Kermit Gosnell, the doctor convicted of murdering babies after failed abortions in his Philadelphia clinic, avoided the death penalty on Tuesday by agreeing to a sentence of life in prison without parole.
. . .
Prosecutors had said from the start of the trial that they would seek the death penalty because of the “aggravated” circumstances of the crimes Dr. Gosnell was charged with: murder of more than one person and the young age of the victims.
But the district attorney’s willingness to compromise on a life-without-parole sentence seemed a calculation about the difficulty of persuading the same 12 jurors to agree on capital punishment after they spent 10 days sifting evidence and acquitted Dr. Gosnell on one first-degree murder charge.
Ion Meyn (University of Wisconsin Law School) has posted Discovery and Darkness: The Information Deficit in Criminal Disputes (Brooklyn Law Review , Forthcoming) on SSRN. Here is the abstract:
Scholarship has long recognized a disparity between the discovery rights afforded to civil litigants and those afforded to criminal defendants. The consensus is that this disparity is caused by resource constraints and limited access to the prosecutorial file. This Article challenges that conception, contending that criminal defendants are in fact structurally precluded from conducting any formal investigation. Merely entitled to disclosures of the State's evidence, a criminal defendant must rely on the fruits of the opponent's investigation to somehow suggest a counter-narrative. This dynamic is inconsistent with the design of the adversarial system and results in a failure to engage in adequate pretrial testing. This Article recasts a criminal defendant as an essential party to a criminal investigation who should have the pretrial power to compel information from multiple sources.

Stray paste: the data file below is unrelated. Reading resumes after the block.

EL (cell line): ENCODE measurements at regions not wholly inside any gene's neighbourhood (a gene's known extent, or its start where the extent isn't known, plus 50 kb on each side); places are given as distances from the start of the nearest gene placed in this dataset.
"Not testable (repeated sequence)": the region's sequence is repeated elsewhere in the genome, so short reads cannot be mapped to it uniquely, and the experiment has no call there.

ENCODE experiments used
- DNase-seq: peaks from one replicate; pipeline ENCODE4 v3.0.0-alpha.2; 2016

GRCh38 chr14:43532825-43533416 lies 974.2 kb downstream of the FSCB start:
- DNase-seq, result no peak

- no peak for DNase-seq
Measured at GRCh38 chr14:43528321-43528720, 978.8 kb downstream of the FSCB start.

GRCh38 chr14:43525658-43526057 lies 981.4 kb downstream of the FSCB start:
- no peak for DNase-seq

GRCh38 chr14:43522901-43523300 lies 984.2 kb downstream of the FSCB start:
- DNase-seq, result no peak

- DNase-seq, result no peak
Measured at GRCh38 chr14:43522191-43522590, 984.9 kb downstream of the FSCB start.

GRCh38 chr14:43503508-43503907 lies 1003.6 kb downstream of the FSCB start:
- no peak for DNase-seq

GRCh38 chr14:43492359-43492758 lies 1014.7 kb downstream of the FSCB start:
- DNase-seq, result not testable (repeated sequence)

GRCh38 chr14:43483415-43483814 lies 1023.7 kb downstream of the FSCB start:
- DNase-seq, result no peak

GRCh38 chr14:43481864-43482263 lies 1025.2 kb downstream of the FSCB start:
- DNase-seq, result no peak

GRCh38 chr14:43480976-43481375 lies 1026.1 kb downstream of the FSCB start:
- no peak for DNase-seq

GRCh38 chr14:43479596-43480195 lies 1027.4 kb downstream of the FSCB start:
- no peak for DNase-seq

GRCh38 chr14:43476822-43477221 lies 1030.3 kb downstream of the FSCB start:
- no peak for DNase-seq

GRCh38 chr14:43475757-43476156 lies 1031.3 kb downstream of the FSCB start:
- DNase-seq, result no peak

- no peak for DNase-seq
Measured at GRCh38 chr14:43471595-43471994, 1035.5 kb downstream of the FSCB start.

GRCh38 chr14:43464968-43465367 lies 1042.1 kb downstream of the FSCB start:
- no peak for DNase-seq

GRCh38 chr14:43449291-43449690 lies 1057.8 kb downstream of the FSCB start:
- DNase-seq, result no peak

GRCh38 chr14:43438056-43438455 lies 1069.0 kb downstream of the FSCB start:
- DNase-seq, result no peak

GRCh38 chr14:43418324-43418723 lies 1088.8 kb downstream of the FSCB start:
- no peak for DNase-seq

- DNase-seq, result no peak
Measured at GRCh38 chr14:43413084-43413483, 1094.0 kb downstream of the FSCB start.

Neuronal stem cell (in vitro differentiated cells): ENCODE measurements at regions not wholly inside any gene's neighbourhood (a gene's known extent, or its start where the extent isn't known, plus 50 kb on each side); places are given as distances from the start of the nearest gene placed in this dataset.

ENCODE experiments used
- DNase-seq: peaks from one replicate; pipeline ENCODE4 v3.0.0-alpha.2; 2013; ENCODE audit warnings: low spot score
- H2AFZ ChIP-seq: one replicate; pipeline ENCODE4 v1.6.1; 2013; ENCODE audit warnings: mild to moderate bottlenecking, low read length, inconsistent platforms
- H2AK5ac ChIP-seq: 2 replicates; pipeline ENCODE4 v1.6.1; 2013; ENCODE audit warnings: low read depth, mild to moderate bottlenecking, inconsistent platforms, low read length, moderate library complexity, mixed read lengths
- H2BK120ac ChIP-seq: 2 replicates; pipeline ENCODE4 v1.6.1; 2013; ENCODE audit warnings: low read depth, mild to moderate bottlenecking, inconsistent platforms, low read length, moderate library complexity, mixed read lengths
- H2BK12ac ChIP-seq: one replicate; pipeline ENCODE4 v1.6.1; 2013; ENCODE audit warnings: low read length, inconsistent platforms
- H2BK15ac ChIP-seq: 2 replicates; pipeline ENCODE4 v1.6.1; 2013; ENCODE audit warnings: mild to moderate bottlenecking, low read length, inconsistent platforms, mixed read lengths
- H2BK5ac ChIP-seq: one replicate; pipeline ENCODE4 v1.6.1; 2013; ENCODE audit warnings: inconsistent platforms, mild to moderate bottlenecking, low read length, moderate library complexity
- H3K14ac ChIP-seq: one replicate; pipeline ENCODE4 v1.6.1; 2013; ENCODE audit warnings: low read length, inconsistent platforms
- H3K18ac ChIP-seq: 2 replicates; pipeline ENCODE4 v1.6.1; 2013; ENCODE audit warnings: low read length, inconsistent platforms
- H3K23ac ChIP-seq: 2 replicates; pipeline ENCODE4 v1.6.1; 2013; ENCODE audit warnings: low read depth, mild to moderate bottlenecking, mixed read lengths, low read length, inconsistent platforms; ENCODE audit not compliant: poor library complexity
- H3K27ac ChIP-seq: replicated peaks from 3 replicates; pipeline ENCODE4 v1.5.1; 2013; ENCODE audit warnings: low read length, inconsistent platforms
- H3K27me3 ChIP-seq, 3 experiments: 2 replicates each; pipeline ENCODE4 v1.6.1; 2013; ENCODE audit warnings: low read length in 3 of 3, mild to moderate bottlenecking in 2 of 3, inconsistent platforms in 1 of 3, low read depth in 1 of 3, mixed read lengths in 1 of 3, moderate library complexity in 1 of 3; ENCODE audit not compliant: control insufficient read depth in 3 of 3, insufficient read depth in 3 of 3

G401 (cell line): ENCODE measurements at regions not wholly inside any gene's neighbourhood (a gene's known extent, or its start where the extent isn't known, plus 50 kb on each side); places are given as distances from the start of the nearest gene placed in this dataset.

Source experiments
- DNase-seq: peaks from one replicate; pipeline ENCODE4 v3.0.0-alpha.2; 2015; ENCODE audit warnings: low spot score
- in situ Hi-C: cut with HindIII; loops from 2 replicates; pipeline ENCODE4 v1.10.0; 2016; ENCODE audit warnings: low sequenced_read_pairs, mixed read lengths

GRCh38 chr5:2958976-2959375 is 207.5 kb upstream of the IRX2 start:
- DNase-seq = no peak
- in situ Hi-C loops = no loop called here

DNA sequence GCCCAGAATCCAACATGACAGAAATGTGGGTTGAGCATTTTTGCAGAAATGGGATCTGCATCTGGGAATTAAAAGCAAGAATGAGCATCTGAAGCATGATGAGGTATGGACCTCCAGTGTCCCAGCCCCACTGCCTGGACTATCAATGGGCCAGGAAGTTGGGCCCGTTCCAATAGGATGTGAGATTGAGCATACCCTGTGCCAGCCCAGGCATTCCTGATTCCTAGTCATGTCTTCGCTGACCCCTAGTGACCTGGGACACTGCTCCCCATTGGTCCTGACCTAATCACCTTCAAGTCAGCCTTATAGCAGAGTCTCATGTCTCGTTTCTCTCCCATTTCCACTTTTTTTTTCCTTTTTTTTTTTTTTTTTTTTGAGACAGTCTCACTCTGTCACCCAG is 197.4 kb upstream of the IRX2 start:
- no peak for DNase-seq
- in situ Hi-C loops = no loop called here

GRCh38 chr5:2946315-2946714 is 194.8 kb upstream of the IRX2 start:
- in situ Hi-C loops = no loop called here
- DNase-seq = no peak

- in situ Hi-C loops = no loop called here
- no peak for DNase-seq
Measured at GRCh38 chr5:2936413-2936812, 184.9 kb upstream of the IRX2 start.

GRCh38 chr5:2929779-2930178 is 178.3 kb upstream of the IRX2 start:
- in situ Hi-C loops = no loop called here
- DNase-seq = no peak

Alex F. Sarch has posted Two Objections to Yaffe on the Criminalization of Attempts (Criminal Law and Philosophy, Forthcoming) on SSRN. Here is the abstract: